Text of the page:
Rank no reason for ‘doom and gloom’: mayor
Mayor Morris Flewwelling says Red Deer has always been placed in the top 20 per cent in the MoneySense magazine’s ranking of 200 cities in Canada.
Red Deer slipped to 38th place after making the top 10 in the best cities to live in Canada last year.
But Flewwelling said the drop is basically a return to its traditional ranking.
The city was ranked 96th in 2011 and 117th in 2010. The big jump to ninth place in 2012 was seen as a result of lower unemployment and a more moderate rate of population growth.
But Flewwelling pointed out Red Deer came in 12th of 46 best mid-sized cities of a population between 100,000 to 400,000. Red Deer is included on the list even though the city is a little shy of 100,000 residents.
“It ain’t all doom and gloom,” said Flewwelling. “When you drop points, it’s always disappointing and you wonder why.”
The cities are judged on a number of criteria, including employment, housing affordability, income, crime rates, access to health care and population growth.
Lacombe scored highest out of all the Central Alberta communities, moving up to eighth place from 26th.
Flewwelling said Red Deer and Lacombe are nearly bang on in the categories except for the crime severity index. Two homicides in 2012 played a part in Red Deer drop, said Flewwelling.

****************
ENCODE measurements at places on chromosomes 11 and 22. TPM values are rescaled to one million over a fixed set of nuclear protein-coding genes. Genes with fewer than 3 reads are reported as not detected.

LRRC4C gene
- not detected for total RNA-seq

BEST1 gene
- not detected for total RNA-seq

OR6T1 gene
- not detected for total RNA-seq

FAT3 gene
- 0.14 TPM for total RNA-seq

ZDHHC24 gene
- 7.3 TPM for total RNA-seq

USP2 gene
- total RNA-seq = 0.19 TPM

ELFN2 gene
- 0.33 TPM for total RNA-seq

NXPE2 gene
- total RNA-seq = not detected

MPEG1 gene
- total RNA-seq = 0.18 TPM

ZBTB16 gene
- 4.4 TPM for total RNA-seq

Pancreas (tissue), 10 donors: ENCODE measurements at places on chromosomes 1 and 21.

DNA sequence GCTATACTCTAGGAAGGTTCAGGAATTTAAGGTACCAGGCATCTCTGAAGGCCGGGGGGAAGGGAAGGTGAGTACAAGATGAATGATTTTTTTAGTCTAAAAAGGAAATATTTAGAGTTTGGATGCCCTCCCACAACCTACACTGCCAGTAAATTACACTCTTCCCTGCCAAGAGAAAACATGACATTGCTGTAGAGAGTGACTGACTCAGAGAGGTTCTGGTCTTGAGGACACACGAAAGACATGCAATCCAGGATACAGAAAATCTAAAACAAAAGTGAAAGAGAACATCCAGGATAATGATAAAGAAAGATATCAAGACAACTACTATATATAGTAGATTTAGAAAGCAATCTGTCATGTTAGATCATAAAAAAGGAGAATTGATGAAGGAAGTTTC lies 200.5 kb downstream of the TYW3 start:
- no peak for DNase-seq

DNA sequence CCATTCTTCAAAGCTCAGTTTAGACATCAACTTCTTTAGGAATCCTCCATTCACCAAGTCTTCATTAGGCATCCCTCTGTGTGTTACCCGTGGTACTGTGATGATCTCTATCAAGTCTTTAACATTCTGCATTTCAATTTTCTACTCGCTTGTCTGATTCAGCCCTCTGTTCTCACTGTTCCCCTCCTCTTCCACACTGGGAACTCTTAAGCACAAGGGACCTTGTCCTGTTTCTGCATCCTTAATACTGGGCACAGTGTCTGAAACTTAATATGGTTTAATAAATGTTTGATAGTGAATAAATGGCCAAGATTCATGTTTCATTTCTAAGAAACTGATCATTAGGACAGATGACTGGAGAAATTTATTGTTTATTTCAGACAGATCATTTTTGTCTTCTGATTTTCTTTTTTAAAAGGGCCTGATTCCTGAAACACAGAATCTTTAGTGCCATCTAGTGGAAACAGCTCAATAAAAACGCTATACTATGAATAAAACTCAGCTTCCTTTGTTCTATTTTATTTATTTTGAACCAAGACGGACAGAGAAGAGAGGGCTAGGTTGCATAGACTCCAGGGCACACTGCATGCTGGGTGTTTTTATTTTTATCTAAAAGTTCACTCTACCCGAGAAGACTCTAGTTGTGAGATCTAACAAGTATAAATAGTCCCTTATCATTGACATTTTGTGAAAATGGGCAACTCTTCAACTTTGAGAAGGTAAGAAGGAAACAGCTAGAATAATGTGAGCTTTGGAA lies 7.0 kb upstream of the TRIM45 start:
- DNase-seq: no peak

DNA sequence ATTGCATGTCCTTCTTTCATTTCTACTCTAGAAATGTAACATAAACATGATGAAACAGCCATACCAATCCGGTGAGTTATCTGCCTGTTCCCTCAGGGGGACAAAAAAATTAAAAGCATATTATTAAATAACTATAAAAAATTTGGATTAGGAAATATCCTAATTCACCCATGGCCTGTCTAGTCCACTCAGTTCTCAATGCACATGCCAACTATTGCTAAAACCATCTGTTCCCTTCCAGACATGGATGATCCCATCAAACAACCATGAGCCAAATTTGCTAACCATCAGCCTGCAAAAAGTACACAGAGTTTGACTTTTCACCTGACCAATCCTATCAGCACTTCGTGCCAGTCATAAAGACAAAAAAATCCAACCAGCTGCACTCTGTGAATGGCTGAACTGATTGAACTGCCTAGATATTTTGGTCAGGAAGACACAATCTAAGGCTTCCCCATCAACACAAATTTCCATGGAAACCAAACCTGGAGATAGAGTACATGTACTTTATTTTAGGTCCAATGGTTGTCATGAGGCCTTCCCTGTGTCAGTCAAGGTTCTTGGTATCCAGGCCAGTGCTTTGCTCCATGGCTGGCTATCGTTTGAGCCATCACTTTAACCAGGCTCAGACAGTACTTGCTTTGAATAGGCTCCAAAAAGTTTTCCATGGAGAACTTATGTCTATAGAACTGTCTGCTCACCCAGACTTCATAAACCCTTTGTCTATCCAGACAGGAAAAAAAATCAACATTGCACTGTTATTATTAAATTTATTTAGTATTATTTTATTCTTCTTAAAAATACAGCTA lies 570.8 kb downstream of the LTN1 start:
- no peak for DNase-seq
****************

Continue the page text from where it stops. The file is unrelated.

Despite the status quo ranking, Flewwelling said Red Deerians have a lot to brag about.
He said there are factors like days of sun and the climate that are out of the city’s control but there are other areas that are within its control.
In Red Deer, there’s very low unemployment, an average high household income of roughly $98,922 and modest housing costs compared to cities like Vancouver.
He did note that about 15 to 17 per cent of the population are struggling, which was made apparent in this past week’s Central Alberta Poverty Alliance conference.
“Life in Red Deer is pretty good for most people,” said Flewwelling.
“Eighty per cent of people are doing well economically and socially. We have a pretty buoyant community celebrating our 100th anniversary.”